San Diego Gas & Electric's annual meeting last week was a quiet affair, especially compared to the spirited gatherings of years past, when consumer activists picketed outside in protest of ever-escalating rates.
Rates are down this year and the only consumer representation was on the inside in the form of Gary DeLoss, executive director of UCAN, the utility watchdog group.
But DeLoss doesn't buy the utility's line that it is operating in a higher-risk environment than in years past, and he warns that the company's proposed rate increase request may be about six times higher than the public thinks.
SDG&E last week cut its $123-million 1986 rate increase request to $106 million. But the rate raise is for three years, said DeLoss, which means more than $300 million added to rates. "Then you have two-year $100 million-per-year attrition allowances in 1987 and another $100-million attrition allowance in 1988. That's $600 million."
Just Protecting Shareholders
Robert Morris, the former SDG&E president who now heads Energy Factors, was nothing if not politic at his company's annual meeting last week. When asked why his co-generation company had proposed that any outside takeover offer be approved by two-thirds of the shareholders, Morris insisted that the "purpose of the amendment isn't to prevent a takeover. We've attempted to ensure that all of the stockholders would benefit from an offer."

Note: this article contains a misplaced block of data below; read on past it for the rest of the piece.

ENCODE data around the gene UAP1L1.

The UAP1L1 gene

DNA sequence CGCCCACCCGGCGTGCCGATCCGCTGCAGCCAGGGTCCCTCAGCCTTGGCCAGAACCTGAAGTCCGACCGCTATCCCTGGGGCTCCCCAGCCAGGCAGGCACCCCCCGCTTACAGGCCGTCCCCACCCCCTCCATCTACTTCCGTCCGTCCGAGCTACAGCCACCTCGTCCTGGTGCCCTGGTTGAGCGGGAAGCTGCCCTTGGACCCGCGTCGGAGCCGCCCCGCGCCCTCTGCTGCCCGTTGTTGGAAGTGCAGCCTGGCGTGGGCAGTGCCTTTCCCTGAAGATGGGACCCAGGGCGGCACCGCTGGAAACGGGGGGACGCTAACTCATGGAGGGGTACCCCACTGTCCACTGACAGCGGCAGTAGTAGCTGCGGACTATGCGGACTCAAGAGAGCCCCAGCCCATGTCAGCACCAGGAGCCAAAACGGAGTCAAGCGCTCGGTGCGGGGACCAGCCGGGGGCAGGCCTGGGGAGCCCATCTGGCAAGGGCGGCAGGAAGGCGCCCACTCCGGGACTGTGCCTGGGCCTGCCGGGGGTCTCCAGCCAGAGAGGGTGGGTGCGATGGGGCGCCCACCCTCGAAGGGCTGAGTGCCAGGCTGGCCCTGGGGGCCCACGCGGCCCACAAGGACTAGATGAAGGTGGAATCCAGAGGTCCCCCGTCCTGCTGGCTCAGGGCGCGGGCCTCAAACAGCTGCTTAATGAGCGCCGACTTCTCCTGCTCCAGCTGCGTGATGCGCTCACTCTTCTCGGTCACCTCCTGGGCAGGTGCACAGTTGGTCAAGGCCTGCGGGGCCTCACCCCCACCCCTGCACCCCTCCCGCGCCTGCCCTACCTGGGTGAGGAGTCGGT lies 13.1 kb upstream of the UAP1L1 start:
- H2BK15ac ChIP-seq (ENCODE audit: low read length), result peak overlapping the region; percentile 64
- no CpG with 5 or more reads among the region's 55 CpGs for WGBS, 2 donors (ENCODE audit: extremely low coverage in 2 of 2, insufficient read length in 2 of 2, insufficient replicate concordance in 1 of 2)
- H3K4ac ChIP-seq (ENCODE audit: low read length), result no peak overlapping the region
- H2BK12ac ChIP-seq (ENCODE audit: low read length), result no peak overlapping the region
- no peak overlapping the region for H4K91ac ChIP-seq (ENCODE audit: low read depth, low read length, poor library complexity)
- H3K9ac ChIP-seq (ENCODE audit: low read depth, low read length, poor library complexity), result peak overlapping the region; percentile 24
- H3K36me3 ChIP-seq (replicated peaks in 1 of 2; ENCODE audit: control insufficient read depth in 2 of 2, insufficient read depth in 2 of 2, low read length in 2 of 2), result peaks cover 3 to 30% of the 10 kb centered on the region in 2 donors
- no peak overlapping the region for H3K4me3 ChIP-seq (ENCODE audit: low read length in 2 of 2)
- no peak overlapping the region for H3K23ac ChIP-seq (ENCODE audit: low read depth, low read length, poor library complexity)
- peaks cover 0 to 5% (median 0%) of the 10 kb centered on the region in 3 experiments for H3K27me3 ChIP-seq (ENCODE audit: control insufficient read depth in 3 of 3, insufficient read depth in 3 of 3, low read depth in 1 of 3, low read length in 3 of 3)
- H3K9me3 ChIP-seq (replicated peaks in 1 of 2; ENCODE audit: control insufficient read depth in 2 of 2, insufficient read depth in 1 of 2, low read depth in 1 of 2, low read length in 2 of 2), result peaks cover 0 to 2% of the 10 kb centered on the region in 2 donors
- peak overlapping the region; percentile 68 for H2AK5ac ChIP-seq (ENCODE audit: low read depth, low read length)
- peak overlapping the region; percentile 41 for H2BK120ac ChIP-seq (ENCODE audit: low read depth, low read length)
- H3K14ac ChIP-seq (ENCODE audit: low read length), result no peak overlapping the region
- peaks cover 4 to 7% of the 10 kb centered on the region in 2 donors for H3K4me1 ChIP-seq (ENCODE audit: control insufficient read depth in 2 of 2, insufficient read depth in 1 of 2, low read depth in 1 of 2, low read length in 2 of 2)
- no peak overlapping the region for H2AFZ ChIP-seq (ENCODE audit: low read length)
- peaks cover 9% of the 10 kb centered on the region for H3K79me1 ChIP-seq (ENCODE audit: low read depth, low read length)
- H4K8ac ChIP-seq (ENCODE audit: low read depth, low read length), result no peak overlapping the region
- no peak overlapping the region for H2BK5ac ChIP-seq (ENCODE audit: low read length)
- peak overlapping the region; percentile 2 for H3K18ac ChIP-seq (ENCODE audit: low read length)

Morris maintained that the bylaw change protects only shareholders. "I'm a lot less interested in protecting management," he said.
Tidbit from another annual meeting last week:
Home Federal Savings & Loan Chairman Kim Fletcher was asked why it's so hard to read the automatic teller machine receipt slips. Fletcher deadpanned: "We're trying to save money by not using a lot of ink. But we'll change the ink this afternoon."
Later, after the Home Federal auditor reported that directors had been reelected with 99% of the vote, Fletcher quipped, "Maybe next year we'll get an auditor who can give us 100%."
The Price of Success
Dean Alan Bailey of the San Diego State University school of business is reaping the benefits of the school's improved reputation by successfully recruiting seven new business professors for the fall.
But Bailey is a better salesman than real estate broker: The business administration building is so cramped for space that "I don't know where we'll fit them. I keep showing each of them the same empty office."
The bloom may be off the high-tech rose, but the industry is still attractive to young people--and for good reason.
Bachelor of science graduates in June will be offered salaries ranging from $25,332 to $29,016 by San Diego area electronics and information technology firms, according to the American Electronics Assn.
That's up about 6% from last year. Nationally, beginning salaries range from from $24,151 to $30,432.